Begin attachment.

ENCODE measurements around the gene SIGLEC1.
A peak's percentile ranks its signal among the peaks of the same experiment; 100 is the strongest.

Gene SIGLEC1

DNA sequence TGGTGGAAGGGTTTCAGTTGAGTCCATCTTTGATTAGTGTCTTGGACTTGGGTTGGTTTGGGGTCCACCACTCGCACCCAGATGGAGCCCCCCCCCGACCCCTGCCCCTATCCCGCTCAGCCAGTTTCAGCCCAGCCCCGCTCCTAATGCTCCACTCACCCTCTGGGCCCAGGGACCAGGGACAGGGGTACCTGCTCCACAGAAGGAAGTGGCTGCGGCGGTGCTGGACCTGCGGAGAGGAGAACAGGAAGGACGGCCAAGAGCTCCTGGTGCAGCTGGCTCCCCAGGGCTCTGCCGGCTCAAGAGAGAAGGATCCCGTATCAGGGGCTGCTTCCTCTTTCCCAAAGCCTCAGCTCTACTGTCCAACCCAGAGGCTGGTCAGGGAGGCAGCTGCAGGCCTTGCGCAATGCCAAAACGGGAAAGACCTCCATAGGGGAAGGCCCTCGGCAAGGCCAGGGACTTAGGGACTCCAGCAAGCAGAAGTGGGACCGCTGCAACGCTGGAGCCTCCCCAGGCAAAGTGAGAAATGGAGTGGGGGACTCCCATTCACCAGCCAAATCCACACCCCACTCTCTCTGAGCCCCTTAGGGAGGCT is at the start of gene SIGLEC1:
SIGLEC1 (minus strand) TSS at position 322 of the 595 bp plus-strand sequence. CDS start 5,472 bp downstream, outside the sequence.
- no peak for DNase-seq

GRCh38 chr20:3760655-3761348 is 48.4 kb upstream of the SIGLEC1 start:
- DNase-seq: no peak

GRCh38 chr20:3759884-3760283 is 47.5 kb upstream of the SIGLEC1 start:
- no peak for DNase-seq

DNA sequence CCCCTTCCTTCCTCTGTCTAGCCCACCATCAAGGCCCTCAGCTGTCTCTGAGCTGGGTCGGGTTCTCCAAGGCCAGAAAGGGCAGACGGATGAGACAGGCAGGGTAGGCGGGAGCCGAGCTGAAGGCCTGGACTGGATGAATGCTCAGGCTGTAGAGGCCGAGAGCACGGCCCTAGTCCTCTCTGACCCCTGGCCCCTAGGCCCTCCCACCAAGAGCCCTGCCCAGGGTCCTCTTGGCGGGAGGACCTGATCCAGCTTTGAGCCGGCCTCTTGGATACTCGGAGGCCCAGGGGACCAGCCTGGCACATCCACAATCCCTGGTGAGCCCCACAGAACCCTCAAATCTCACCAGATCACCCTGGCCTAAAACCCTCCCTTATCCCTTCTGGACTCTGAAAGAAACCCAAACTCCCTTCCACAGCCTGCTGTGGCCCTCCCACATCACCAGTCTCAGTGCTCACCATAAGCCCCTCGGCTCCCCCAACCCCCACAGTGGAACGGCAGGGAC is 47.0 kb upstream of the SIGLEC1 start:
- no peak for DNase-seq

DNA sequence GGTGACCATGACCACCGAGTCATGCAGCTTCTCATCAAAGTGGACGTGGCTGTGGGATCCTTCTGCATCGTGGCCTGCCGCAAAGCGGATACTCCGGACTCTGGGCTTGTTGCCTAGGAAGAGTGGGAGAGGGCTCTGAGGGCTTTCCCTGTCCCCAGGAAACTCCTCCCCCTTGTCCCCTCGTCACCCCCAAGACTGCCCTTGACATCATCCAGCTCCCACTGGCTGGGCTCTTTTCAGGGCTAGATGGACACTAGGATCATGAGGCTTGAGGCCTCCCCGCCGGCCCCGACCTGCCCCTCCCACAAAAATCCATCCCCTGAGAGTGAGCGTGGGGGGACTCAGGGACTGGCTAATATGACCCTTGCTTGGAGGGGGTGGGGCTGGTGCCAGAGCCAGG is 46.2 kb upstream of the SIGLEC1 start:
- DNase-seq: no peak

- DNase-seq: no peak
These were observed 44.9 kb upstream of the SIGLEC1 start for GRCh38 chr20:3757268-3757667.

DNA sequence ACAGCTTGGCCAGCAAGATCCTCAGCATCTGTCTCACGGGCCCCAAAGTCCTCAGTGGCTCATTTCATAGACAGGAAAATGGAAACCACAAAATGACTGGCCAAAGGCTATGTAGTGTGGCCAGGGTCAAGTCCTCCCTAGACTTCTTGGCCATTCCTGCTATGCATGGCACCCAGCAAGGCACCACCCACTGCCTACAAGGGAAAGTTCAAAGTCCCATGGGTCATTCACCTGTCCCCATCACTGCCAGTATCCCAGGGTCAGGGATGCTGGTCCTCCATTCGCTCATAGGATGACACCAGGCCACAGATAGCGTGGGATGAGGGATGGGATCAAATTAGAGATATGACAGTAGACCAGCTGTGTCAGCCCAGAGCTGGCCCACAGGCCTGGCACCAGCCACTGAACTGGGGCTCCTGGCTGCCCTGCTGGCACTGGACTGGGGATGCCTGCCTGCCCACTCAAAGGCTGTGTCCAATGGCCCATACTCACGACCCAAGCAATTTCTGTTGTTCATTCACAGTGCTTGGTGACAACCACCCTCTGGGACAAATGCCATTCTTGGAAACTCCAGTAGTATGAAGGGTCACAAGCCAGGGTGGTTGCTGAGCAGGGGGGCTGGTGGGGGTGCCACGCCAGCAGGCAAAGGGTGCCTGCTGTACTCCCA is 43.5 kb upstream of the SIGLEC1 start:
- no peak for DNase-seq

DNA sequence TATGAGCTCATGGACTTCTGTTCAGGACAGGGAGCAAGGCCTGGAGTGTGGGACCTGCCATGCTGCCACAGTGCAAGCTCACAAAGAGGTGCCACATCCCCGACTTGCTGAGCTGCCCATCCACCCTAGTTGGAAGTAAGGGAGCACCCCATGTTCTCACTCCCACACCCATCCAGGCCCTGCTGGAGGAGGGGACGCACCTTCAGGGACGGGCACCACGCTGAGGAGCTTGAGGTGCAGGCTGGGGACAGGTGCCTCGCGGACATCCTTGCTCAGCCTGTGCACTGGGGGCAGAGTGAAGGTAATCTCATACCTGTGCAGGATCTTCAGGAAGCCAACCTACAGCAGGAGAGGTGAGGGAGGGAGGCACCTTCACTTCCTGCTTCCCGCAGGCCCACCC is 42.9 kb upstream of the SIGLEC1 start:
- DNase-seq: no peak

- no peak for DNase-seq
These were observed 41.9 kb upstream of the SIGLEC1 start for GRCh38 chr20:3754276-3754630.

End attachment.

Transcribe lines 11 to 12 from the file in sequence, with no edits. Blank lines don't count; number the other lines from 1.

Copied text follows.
DNA sequence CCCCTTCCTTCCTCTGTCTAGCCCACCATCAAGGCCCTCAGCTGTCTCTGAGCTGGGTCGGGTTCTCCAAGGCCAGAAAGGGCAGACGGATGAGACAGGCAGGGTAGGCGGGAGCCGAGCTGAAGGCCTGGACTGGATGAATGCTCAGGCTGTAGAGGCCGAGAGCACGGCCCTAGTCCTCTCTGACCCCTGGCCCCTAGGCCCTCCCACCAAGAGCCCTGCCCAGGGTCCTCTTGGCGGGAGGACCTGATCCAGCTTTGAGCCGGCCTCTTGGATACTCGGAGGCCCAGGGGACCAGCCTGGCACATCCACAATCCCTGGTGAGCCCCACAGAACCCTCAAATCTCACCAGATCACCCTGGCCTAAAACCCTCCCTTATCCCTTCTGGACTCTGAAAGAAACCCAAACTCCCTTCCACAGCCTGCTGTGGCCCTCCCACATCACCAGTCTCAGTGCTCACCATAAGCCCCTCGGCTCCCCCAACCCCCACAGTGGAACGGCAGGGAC is 47.0 kb upstream of the SIGLEC1 start:
- no peak for DNase-seq